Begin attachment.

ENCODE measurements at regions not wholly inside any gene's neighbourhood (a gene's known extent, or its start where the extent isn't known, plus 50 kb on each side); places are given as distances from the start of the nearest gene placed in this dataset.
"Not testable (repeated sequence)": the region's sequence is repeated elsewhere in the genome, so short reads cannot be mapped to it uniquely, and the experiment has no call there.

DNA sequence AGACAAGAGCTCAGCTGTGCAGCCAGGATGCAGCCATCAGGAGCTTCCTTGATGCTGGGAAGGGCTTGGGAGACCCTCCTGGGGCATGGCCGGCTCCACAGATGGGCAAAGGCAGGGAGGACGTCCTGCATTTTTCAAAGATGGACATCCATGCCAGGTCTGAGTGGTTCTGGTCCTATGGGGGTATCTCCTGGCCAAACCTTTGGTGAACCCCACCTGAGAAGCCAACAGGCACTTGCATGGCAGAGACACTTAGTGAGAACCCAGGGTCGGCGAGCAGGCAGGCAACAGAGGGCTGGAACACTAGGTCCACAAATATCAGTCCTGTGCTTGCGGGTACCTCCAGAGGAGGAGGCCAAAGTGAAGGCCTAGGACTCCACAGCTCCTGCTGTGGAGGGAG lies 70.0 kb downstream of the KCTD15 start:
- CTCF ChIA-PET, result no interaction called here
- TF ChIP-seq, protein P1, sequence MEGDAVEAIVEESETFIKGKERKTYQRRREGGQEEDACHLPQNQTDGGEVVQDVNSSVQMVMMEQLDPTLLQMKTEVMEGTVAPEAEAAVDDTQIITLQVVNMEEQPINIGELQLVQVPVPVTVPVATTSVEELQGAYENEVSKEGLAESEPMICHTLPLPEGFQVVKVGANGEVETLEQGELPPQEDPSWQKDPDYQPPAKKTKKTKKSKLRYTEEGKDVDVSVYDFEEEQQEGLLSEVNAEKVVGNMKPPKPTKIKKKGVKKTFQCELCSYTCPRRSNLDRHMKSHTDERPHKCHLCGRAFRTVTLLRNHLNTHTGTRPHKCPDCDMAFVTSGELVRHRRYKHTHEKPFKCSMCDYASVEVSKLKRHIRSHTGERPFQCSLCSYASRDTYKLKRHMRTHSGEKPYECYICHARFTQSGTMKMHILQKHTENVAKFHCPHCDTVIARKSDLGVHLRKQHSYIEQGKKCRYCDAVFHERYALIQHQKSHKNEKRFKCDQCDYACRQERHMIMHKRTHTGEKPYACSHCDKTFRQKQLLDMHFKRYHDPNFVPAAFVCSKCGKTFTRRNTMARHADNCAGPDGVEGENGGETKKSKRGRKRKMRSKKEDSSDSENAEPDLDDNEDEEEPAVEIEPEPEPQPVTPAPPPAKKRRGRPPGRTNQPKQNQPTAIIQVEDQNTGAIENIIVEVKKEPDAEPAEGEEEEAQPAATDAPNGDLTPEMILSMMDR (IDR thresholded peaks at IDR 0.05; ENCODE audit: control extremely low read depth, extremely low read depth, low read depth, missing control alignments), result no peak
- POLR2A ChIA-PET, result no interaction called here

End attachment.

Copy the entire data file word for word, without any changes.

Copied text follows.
ENCODE measurements at regions not wholly inside any gene's neighbourhood (a gene's known extent, or its start where the extent isn't known, plus 50 kb on each side); places are given as distances from the start of the nearest gene placed in this dataset.
"Not testable (repeated sequence)": the region's sequence is repeated elsewhere in the genome, so short reads cannot be mapped to it uniquely, and the experiment has no call there.

DNA sequence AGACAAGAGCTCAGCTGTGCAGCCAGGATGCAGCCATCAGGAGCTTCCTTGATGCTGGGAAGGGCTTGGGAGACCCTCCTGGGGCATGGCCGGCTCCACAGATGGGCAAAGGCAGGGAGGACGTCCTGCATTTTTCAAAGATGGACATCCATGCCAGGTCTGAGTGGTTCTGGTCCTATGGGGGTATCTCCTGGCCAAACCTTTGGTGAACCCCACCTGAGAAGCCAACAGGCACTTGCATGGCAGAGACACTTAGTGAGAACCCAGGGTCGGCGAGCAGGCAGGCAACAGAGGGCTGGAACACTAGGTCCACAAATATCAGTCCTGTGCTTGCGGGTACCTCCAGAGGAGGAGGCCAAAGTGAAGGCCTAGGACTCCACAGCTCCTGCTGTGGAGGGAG lies 70.0 kb downstream of the KCTD15 start:
- CTCF ChIA-PET, result no interaction called here
- TF ChIP-seq, protein P1, sequence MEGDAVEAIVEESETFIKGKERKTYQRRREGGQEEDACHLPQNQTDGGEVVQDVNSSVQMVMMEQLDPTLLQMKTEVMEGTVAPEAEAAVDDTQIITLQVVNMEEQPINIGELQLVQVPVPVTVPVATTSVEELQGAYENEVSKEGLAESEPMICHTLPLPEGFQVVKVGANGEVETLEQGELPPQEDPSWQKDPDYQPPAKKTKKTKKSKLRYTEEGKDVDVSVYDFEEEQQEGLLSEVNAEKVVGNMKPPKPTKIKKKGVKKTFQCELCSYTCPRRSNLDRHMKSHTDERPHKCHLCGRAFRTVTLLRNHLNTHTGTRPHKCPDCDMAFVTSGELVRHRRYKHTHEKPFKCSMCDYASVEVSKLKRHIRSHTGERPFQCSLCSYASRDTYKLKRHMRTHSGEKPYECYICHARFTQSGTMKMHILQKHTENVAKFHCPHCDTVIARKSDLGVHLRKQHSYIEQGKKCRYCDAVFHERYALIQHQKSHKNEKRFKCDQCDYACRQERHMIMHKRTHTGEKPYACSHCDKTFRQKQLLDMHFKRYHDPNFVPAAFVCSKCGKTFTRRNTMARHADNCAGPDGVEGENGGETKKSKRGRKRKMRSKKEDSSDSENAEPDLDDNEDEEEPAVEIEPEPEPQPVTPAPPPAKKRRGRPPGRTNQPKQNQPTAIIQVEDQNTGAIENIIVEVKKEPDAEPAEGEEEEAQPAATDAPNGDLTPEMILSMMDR (IDR thresholded peaks at IDR 0.05; ENCODE audit: control extremely low read depth, extremely low read depth, low read depth, missing control alignments), result no peak
- POLR2A ChIA-PET, result no interaction called here